About this Item
Quantity Available: 1
Title: Centennial Campaign The Sioux War of 1876
Publisher: The Old Army Press, Fort Collins
Publication Date: 1976
Book Condition: Very Good+
Dust Jacket Condition: Very Good+
Edition: First Edition
About this title
“A fine book...In the twenty-two chapters that comprise the background and the campaign narrative, the author is at his best when he moves away from the Washington scene to detail the field operations. But it is the second part of the book—seven chapters labeled “Facets”—that moves Centennial Campaign into the realm of the exceptional. Here Dr. Gray combines impressive research, careful analysis, and sound deduction to reconstruct Indian movements, locations, and concentrations.”—Western Historical QuarterlyAbout the Author:
John S. Gray was a medical doctor and professor of physiology who became interested in American frontier history as a respite from university administrative duties.
Robert "Bob" Utley served for 25 years in various capacities with the National Park Service and other federal agencies. Since his retirement from the federal government in 1980, he has devoted himself full time to historical research and writing. His specialty is the history of the American West. Ten of Bob's books have been selections of the History Book Club, eight of the Book of the Month Club.
Bob was born in Arkansas October 31, 1929, but reared in Indiana. He attended Purdue and Indiana Universities (BS 1951, MA 1952). Bob spent six collegiate summers as a ranger-historian at Custer Battlefield National Monument, Montana, now Little Bighorn Battlefield National Monument. He first pinned on the silver park ranger badge (not the present gold one) in June 1947 and took it off in September 1952 to be drafted into the U.S. Army. Bob also served four years, both as an enlisted man and an officer. Although trained as an infantryman, he served the final two years (plus one as a civilian), as a historian for the Joint Chiefs of Staff in the Pentagon.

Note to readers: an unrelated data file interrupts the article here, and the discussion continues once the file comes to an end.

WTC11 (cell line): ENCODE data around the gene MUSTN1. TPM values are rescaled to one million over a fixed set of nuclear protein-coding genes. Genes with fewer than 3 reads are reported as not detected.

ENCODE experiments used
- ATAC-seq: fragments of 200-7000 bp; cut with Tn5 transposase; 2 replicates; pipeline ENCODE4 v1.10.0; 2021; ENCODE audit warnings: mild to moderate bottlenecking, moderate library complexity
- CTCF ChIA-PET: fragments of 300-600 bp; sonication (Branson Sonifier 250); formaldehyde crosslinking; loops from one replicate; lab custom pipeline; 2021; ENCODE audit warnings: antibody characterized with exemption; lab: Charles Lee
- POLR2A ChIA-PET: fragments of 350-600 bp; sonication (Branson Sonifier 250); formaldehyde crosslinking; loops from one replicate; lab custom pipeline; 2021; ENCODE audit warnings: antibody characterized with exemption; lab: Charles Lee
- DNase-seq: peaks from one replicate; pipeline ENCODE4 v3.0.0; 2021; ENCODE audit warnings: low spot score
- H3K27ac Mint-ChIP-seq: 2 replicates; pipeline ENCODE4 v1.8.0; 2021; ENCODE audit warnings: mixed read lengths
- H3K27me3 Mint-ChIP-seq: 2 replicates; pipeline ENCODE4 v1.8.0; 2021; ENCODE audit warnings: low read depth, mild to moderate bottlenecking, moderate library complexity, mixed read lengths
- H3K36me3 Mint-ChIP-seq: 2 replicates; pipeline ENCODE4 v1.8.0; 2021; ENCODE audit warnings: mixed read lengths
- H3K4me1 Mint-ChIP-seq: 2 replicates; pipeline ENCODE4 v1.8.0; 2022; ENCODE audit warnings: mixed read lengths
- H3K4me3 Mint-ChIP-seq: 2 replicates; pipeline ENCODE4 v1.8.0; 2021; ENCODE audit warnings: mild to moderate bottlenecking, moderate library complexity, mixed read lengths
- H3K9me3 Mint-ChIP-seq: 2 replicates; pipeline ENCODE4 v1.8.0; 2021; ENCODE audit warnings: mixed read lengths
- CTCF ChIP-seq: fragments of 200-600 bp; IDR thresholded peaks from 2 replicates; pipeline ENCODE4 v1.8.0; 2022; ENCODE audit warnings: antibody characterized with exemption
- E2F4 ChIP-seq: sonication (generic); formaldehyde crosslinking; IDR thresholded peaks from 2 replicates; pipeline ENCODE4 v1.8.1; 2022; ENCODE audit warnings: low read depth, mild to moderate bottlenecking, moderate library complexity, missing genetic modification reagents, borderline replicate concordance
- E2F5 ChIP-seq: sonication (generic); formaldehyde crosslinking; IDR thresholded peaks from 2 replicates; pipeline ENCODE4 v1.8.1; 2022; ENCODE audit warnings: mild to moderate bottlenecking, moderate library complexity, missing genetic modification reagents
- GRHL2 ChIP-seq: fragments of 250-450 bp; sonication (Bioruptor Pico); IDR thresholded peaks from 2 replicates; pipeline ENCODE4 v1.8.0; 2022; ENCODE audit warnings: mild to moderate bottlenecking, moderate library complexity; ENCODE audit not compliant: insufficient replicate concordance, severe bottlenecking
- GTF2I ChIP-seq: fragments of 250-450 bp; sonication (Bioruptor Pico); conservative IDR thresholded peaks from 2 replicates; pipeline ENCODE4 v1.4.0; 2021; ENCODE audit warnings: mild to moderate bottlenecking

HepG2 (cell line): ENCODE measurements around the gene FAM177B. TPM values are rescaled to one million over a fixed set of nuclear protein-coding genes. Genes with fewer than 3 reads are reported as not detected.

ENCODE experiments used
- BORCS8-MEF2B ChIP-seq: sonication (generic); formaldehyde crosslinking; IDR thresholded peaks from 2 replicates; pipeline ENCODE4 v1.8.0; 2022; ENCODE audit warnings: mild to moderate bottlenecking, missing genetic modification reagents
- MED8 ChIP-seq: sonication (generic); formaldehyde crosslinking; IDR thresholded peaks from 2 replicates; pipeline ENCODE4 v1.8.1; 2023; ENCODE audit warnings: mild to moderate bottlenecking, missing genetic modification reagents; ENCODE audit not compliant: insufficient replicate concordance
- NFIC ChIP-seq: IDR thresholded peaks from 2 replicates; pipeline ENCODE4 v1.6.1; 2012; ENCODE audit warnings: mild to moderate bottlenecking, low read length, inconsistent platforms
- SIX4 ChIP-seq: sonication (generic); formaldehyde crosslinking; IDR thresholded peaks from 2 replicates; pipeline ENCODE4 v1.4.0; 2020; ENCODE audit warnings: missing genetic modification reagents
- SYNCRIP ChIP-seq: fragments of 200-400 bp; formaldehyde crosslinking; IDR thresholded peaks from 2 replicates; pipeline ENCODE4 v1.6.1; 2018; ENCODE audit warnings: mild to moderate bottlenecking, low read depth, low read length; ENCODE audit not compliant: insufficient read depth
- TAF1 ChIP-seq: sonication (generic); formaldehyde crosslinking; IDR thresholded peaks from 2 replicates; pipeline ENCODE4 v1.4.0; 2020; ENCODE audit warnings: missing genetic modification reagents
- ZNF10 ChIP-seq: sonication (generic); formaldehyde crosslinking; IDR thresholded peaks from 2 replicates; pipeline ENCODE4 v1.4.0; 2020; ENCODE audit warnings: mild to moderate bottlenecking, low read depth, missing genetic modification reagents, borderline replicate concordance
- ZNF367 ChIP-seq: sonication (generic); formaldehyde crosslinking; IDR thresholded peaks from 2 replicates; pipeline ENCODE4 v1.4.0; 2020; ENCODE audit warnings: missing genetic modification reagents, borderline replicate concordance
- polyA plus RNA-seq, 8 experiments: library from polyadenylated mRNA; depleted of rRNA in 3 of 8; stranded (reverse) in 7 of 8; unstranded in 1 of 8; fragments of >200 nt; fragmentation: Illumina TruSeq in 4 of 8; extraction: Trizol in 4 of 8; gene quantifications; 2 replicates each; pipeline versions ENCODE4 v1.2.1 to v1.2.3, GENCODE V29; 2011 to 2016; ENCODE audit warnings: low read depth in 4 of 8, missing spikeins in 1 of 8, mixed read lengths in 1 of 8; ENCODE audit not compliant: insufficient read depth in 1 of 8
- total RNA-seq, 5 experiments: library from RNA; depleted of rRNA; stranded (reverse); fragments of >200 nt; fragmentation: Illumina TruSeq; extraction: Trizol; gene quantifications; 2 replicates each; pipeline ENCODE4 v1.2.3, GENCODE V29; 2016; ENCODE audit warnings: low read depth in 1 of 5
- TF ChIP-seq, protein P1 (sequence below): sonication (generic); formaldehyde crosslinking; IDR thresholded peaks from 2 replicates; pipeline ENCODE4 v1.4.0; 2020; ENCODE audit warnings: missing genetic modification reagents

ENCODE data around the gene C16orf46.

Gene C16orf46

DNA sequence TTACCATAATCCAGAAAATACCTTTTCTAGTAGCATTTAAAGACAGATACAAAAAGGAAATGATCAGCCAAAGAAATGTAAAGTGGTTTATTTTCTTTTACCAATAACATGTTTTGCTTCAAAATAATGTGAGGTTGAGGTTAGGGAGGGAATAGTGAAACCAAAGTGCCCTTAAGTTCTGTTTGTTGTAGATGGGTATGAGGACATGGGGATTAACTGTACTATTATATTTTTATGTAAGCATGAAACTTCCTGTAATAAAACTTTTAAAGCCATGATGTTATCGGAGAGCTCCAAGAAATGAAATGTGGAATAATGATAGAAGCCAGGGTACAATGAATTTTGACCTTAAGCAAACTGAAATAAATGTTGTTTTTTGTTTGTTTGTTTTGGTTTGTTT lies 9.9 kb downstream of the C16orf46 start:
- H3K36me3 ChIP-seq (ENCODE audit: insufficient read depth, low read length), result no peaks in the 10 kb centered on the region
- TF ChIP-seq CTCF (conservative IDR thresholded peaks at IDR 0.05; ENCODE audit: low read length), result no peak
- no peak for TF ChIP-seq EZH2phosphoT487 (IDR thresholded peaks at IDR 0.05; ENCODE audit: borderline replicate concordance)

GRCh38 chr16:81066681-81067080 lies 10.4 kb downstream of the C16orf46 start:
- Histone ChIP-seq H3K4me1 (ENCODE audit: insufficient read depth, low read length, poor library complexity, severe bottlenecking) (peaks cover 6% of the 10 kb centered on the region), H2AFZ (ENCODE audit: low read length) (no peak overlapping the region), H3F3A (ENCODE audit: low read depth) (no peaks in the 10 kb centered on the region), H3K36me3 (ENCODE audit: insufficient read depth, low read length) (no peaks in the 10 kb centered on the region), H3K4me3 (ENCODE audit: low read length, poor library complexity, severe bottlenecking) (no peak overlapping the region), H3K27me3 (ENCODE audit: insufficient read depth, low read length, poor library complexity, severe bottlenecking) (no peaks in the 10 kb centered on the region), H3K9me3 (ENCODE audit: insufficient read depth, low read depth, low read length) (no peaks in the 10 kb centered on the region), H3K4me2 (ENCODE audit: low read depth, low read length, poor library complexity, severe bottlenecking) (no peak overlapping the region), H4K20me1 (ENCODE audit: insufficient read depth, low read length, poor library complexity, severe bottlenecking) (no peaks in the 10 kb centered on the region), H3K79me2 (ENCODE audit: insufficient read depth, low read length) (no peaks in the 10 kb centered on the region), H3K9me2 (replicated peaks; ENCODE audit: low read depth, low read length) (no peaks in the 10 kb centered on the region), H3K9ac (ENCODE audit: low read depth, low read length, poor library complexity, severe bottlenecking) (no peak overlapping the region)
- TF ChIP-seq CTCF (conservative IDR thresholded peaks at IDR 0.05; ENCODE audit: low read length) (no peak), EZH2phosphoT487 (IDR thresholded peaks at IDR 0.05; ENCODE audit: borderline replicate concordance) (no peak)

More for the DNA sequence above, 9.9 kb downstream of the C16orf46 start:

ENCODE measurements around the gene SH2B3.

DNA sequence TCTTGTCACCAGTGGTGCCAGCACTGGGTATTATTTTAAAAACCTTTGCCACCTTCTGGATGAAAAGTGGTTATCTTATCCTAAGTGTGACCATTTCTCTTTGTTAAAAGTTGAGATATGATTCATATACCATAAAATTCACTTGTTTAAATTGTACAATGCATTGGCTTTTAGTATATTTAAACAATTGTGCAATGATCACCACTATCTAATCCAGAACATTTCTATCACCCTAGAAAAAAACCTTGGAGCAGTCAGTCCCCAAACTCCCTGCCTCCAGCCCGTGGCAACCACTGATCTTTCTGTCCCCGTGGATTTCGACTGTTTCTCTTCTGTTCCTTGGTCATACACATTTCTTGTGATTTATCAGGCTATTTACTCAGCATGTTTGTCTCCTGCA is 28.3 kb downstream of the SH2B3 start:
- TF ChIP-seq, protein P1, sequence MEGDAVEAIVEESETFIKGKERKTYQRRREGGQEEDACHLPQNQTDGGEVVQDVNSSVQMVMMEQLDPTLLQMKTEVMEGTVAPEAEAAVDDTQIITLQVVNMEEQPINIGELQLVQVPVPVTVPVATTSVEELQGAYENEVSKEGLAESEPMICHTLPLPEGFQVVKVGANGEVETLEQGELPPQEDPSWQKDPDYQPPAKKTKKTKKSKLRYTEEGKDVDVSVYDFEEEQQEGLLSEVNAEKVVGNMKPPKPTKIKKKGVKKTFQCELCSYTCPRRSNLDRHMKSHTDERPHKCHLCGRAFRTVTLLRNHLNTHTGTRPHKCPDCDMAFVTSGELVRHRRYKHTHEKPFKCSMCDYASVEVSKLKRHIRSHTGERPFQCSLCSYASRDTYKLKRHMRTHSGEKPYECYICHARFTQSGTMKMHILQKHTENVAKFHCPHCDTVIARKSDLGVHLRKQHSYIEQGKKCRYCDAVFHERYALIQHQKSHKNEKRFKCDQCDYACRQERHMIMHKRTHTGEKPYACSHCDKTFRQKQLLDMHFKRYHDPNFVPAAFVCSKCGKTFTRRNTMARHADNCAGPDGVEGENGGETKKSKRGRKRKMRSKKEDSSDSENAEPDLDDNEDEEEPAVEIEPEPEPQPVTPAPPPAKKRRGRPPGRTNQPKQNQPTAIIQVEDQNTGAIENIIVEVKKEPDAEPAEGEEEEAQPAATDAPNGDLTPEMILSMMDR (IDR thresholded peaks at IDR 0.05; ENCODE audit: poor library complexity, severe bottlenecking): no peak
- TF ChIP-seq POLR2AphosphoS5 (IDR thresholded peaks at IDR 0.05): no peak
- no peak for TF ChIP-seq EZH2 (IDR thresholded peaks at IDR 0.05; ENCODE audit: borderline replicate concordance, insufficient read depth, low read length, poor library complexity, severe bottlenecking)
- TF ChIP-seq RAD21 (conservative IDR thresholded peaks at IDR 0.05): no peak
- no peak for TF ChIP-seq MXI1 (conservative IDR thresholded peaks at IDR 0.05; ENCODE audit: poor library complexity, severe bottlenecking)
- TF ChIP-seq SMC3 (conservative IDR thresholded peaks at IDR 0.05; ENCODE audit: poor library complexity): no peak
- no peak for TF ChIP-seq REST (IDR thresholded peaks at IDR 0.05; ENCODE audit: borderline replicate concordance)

Bob returned to the National Park Service in permanent status in September 1957 and served, successively, as Regional Historian of the Southwest Region in Santa Fe, New Mexico, 1957-64; as Chief Historian in Washington DC, 1964-72; as Director, Office of Archeology and Historic Preservation, 1972-73; and as Assistant Director of the National Park Service for Park Historic Preservation, 1973-76. From 1977 to 1980 he was Deputy Executive Director of the President's Advisory Council on Historic Preservation.
One of the founders of the Western History Association, Bob served on its governing council 1962-74 and as its president 1967-68. He was a member of the editorial board of The American West Magazine, 1964-80. The Western Historical Quarterly was launched during my presidency, and Bob served on its editorial board 1968-73. Bob was also a founder of the Potomac Corral of the Westerners Club in 1955 and its sheriff in 1973, and Chairman of the Board of Directors of the Eastern National Park and Monument Association 1985-87 and 1989-92. He has appeared frequently on television productions related to the history of the West (Real West, for example, and How the West Was Lost, as well as others on the History, Discovery, and other channels).
In 1974 Purdue University awarded Bob an Honorary Doctor of Letters degree, followed by the University of New Mexico in 1976 and Indiana University in 1981. In 1971 Bob received the Department of the Interior's Distinguished Service Award.
Since 1980 Bob has been married to Melody Webb, also a National Park Service veteran and also a historian.
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